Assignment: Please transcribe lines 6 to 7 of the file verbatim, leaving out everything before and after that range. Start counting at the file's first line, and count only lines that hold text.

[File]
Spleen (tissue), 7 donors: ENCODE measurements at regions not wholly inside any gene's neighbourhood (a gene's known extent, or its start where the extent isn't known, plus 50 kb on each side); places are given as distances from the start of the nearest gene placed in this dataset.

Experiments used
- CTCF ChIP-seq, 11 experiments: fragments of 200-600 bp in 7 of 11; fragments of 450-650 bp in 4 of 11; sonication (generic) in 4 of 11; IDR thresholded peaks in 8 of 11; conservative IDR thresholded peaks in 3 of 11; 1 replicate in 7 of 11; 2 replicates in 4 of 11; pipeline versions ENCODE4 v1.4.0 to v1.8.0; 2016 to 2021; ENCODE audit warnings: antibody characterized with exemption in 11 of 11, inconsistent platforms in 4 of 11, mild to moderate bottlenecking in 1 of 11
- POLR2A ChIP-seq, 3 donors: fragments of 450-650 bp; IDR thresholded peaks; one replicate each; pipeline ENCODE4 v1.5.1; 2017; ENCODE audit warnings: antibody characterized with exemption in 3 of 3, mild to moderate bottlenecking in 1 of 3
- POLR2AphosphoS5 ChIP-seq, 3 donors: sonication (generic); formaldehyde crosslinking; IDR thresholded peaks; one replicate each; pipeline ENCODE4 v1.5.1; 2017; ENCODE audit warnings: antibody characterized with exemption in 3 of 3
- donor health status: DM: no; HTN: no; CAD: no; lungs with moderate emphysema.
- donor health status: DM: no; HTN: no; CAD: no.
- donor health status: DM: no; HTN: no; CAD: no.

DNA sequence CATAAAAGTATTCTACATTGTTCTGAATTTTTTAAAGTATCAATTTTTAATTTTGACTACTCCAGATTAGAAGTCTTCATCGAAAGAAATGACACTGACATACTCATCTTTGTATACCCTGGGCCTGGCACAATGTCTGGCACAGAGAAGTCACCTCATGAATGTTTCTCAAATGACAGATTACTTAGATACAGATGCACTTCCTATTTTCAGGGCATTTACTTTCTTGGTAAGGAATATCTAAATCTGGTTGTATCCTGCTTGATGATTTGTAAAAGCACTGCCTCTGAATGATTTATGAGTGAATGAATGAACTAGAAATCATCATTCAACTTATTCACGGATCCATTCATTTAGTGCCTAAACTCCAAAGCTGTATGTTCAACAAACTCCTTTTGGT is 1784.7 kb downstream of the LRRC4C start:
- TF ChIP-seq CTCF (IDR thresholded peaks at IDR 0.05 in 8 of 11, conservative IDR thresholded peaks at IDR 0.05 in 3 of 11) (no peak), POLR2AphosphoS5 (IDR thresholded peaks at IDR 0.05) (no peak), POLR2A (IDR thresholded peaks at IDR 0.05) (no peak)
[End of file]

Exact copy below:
- donor health status: DM: no; HTN: no; CAD: no; lungs with moderate emphysema.
- donor health status: DM: no; HTN: no; CAD: no.